Originally posted on the Vacaville Reporter: The Food Bank of Contra Costa and Solano has direct food distribution programs and we work with nearly 200 nonprofit agencies that feed people in our local communities. The Food Bank is committed to fighting hunger and more than likely you have witnessed our efforts firsthand. There is a good chance that you have seen the food donation barrels around town. And perhaps you have seen a Food Bank banner at a community event or have seen the delivery trucks on the road? You might have even seen us in action if you have come to one of our two warehouses to drop-off donations or volunteer your time. It might be surprising to learn that one of the most important ways the Food Bank helps the hungry individuals in our society doesn’t take place in the public’s eye. Advocating for food and hunger related issues and policies are a crucial part of helping those we serve.
The national organization that we are affiliated with, Feeding America, partners with the Food Research and Action Center (FRAC) to bring food banks and advocates together in Washington DC each year. It is a chance for us to communicate with our elected representatives, so they understand the food issues we see in our communities. We are grateful that in Solano and Contra Costa counties, our elected officials have a good understanding of what causes hunger. It is important that we share real-life stories with these policy-makers about the people we see. They, in turn, can help others understand the challenges people face trying to get assistance from federal food programs.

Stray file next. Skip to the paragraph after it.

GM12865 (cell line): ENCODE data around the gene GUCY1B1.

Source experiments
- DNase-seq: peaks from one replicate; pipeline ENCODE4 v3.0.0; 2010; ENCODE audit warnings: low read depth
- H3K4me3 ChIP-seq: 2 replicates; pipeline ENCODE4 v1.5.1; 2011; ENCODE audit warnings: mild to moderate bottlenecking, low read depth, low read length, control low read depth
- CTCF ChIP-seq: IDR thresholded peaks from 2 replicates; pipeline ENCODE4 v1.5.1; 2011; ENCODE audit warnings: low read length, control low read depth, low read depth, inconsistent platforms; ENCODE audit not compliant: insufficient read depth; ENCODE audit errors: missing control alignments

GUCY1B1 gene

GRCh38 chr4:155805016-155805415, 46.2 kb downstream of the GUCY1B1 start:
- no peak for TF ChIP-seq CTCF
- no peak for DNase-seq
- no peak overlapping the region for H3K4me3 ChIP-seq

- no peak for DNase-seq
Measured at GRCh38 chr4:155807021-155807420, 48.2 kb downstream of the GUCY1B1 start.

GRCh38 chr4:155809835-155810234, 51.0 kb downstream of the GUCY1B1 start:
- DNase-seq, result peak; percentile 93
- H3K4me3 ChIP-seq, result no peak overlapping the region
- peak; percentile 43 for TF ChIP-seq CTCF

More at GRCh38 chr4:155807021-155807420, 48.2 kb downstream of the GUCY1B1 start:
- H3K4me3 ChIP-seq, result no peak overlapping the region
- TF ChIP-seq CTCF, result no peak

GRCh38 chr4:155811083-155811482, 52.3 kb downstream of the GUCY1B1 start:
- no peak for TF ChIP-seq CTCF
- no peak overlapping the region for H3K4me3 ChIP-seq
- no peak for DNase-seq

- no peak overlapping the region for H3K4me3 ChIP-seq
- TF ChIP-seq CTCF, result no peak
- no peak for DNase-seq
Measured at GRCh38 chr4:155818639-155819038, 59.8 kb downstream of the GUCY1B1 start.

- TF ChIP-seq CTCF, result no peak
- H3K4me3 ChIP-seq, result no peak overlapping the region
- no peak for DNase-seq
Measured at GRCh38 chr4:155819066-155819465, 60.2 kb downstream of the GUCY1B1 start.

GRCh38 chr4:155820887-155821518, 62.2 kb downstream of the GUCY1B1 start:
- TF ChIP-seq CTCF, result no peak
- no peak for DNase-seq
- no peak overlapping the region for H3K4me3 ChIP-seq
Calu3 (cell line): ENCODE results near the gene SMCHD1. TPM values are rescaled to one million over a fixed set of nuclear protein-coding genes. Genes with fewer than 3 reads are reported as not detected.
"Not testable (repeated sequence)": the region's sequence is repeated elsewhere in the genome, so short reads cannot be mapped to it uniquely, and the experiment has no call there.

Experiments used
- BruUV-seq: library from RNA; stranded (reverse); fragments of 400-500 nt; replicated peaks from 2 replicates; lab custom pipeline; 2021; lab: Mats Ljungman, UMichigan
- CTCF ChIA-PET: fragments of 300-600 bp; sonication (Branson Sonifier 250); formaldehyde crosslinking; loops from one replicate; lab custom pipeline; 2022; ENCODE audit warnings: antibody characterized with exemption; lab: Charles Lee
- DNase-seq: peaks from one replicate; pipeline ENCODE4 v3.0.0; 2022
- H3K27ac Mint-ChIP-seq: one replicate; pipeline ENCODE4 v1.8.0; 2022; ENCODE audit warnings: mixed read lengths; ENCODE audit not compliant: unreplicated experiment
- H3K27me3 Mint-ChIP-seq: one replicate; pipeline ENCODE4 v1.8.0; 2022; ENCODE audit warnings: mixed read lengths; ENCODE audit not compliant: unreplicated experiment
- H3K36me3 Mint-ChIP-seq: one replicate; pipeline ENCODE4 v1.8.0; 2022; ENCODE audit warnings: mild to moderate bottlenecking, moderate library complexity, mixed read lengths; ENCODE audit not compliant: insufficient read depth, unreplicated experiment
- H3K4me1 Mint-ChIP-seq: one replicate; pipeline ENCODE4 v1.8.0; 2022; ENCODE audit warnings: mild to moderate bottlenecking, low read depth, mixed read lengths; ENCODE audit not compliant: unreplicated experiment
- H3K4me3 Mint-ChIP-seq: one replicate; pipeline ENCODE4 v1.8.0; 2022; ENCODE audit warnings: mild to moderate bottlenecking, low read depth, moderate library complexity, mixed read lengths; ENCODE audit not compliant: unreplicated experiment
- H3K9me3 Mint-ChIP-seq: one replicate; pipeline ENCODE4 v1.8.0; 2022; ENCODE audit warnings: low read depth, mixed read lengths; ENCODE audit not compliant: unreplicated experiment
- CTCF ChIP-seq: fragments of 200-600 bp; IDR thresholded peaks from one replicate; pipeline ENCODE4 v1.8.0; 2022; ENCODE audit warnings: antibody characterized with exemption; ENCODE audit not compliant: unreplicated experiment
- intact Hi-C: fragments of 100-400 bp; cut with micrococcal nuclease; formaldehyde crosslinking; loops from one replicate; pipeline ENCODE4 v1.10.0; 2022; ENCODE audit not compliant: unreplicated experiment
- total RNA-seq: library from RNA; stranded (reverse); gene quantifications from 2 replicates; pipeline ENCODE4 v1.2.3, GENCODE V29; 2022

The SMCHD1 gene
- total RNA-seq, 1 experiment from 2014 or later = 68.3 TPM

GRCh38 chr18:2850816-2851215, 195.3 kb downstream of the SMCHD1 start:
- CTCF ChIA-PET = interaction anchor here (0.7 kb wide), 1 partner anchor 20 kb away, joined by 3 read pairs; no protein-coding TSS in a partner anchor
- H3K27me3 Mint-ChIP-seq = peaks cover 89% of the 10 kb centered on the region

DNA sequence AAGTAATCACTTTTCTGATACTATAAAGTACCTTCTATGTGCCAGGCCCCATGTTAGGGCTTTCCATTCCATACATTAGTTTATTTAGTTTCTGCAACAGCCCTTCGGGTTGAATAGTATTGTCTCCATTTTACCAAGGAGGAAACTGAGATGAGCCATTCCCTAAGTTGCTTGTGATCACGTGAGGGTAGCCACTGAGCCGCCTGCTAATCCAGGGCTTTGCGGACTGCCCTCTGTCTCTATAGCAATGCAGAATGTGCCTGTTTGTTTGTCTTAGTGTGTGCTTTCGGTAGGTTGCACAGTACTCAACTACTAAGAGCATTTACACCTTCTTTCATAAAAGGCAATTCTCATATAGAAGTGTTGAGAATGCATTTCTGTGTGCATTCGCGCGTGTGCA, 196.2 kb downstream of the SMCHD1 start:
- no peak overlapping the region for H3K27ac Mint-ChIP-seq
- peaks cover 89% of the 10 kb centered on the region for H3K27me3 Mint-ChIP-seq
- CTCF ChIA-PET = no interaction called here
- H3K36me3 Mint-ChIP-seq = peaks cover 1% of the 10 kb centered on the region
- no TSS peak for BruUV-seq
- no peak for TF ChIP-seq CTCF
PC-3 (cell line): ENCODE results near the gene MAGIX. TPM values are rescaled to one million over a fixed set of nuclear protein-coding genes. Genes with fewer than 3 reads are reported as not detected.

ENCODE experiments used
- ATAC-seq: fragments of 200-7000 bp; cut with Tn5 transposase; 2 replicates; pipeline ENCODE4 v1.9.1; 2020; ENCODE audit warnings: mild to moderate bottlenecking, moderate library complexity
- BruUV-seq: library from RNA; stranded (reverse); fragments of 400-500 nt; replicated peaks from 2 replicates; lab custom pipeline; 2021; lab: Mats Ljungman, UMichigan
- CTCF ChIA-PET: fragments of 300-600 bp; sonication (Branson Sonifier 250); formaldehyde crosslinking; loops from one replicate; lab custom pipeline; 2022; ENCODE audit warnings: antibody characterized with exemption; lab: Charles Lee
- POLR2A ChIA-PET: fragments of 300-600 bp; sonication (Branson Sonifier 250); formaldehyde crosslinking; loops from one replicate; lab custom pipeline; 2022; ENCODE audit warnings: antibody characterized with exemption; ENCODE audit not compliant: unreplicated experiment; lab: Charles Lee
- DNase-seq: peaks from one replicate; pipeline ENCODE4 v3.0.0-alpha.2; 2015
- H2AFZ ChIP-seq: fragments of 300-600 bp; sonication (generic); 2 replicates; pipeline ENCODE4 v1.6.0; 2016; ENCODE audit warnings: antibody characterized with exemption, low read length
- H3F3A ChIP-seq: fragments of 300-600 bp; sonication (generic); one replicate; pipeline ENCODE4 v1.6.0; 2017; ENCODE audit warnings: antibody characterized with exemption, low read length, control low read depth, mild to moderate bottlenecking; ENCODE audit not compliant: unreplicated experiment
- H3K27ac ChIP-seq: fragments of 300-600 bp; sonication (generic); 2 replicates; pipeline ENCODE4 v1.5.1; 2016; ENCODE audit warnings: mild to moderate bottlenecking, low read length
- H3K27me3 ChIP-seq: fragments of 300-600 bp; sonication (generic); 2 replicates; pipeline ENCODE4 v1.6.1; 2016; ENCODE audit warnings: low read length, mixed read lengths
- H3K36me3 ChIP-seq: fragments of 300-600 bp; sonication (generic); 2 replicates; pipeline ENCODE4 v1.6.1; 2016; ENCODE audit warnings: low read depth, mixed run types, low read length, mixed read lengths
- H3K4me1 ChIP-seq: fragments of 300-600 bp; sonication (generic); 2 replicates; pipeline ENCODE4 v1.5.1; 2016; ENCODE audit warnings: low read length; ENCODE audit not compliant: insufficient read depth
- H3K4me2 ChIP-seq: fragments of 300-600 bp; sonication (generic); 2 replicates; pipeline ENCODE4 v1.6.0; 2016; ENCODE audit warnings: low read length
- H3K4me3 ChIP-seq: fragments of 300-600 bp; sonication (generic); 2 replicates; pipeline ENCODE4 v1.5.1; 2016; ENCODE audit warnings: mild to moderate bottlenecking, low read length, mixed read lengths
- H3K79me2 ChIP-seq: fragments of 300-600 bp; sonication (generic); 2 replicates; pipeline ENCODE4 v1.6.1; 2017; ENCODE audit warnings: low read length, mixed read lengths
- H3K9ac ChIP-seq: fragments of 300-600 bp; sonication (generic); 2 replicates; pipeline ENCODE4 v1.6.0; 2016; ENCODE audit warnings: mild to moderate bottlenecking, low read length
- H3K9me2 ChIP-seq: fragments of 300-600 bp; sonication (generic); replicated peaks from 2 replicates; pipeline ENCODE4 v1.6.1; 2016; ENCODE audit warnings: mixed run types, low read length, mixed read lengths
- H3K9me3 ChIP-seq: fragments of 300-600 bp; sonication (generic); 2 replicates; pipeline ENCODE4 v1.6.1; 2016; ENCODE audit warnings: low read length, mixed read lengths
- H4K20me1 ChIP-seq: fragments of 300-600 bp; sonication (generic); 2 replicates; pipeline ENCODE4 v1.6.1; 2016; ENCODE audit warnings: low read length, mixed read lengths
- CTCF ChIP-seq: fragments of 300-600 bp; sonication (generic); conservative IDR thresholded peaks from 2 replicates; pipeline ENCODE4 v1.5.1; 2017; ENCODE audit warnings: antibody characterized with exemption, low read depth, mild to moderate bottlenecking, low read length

In some instances, we advocate for programs that directly impact our ability to provide food. The Emergency Food Assistance Program (TEFAP) provides the Food Bank with food from the U.S. Department of Agriculture. We receive millions of pounds of food as well as administrative funds that allow us to provide food to the agencies we serve. We also provide this food directly to people who come to our Food Assistance Program.
The Food Bank realizes we need to help carry the message to elected officials that there are many Californians that legitimately experience food insecurity. The CalFresh program provides benefits to eligible low-income Californians. CalFresh is the first line of defense against hunger, providing food assistance to low-income children, seniors and disabled individuals. Because so many people need food assistance, this program is a significant part of the budget and Congress often looks to cut programs like CalFresh.
The Food Bank recognizes that our distribution programs only address part of the public need and that the behind-the-scenes work we do to influence public policy is vital. There is no doubt that the Food Bank plays a significant role in helping people in need, as we distributed 20-million pounds of food just in the last year. However, people also rely on CalFresh, school lunch, Meals on Wheels and TEFAP. We need to do our part to ensure that all these programs get the appropriate funding, so the most basic of needs, such as providing your body nourishment, can be a reality for all.